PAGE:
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Have you finished your TSCA reporting yet? If your facility manufactures or imports one of TSCA’s 20 high-priority chemical substances for draft risk evaluation, you must report it to the EPA by May 27.
Congress recently passed a law that includes a provision to add certain per and polyfluoroalkyl substances (PFAS) to the EPCRA Toxic Release Inventory (TRI) list of reportable chemicals.
The Chemical Safety and Hazard Investigation Board (CSB) released a notice of proposed rulemaking (NPRM) to create new chemical release reporting requirements in the December 12 Federal Register.
On October 29, 2019, EPA unveiled a draft risk evaluation for the chemical methylene chloride. This comes after a prohibition on consumer sales was enacted in March of this year to go into effect at the end of November.
In this week's Roundup, a chemical wholesaler must pay almost $50k for alleged chemical reporting violations. Plus, an Idaho cattle rancher settles with EPA over alleged Clean Water Act violations.
On July 1, the heat is on for many facilities in the US—and not just because the temperature is rising.
July 1 is also when facilities must submit the annual toxic chemical reporting under the Emergency Planning and Community Right-to-Know Act (EPCRA).
Update: EPA's proposal to amend TSCA section 8(a) Chemical Data Reporting (CDR) requirements and size standards for small manufacturers appeared in the Federal Register on April 25, 2019.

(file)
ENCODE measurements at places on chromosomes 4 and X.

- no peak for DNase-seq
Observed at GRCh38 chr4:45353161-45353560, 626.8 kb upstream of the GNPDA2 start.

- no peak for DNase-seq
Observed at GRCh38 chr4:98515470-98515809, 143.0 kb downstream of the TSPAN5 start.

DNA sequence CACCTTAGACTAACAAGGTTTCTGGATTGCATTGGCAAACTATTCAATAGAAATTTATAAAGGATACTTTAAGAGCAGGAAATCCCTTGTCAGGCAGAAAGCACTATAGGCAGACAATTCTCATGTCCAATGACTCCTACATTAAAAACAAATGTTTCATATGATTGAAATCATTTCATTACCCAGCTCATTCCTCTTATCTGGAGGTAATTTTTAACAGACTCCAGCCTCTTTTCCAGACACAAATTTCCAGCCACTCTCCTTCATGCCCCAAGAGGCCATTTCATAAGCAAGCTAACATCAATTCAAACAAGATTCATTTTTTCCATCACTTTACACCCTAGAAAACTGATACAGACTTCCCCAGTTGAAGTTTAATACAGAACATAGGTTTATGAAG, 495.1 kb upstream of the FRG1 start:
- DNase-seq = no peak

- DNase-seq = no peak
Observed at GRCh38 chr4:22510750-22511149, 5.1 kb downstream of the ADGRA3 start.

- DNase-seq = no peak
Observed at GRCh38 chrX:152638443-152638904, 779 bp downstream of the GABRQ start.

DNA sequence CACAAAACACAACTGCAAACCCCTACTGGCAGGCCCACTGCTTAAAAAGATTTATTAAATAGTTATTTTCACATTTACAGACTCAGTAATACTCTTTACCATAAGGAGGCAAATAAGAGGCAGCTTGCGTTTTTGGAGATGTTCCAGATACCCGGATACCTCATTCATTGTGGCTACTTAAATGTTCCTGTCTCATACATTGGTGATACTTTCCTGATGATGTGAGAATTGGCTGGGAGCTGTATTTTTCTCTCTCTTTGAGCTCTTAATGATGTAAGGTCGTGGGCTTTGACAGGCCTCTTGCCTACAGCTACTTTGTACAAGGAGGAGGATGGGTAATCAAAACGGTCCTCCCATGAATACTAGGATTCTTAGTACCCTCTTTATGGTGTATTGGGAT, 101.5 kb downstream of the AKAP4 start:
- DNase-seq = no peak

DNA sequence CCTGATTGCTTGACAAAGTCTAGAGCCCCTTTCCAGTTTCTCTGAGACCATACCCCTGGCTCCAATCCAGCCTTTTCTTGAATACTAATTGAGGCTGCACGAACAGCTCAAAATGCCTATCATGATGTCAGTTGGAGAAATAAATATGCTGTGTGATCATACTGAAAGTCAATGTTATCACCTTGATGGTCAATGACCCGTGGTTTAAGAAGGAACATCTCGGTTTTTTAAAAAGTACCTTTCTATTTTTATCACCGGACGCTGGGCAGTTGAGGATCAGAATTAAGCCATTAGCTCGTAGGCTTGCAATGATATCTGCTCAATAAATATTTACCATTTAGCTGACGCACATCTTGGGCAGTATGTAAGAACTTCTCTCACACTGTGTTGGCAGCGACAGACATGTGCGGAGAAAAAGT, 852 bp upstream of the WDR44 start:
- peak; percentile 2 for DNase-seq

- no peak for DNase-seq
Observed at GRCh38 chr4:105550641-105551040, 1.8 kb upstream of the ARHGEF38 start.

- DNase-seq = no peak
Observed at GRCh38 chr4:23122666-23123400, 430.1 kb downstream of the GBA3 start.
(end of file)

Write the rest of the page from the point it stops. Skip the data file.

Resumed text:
A District Court in Washington DC ruled this month that the Chemical Safety and Hazard Investigation Board (CSB) must promulgate new chemical release reporting regulations within the next twelve months.
EPA's February 2019 update to the TSCA inventory shows that 86,228 total chemicals make up the current TSCA inventory. Of those, 40,655 chemical substances are active in commerce.
US EPA promulgated a Final Rule on June 12, 2018 to add a category for nonylphenol ethoxylates (NPEs) to the reporting requirements in Section 313 of the Emergency Planning and Community Right-to-Know Act (EPCRA).
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Minimizing the amount of hazardous waste your site generates can have tremendous benefits—from cost savings to decreased risk of spills, releases, and injury. This guide covers basic “source reduction” strategies to prevent unused chemicals from becoming regulated as hazardous waste.